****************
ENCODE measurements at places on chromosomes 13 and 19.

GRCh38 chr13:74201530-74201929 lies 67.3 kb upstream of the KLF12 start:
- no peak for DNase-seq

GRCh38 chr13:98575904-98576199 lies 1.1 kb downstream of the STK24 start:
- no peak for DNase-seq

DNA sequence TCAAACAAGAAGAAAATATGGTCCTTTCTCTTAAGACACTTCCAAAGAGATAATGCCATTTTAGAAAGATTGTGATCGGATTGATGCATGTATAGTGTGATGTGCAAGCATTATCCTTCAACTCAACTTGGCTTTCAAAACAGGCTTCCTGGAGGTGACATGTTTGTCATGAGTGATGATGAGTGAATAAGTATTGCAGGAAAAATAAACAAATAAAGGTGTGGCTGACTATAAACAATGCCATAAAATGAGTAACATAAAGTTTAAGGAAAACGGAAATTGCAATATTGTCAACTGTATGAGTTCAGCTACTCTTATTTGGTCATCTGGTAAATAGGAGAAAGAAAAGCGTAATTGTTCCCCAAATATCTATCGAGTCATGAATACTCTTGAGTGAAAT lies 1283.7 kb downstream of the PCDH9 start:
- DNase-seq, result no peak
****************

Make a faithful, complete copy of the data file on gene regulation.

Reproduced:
ENCODE measurements at places on chromosomes 13 and 19.

GRCh38 chr13:74201530-74201929 lies 67.3 kb upstream of the KLF12 start:
- no peak for DNase-seq

GRCh38 chr13:98575904-98576199 lies 1.1 kb downstream of the STK24 start:
- no peak for DNase-seq

DNA sequence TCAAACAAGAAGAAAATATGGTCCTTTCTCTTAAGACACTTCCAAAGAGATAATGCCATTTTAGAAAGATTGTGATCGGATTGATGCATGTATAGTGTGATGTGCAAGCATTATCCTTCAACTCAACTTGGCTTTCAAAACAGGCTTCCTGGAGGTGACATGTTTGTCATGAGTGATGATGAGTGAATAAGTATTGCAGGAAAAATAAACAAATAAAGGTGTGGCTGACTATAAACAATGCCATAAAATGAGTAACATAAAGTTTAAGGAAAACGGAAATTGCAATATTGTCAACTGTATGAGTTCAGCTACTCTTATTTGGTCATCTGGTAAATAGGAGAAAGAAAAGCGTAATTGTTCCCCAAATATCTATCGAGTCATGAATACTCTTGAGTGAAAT lies 1283.7 kb downstream of the PCDH9 start:
- DNase-seq, result no peak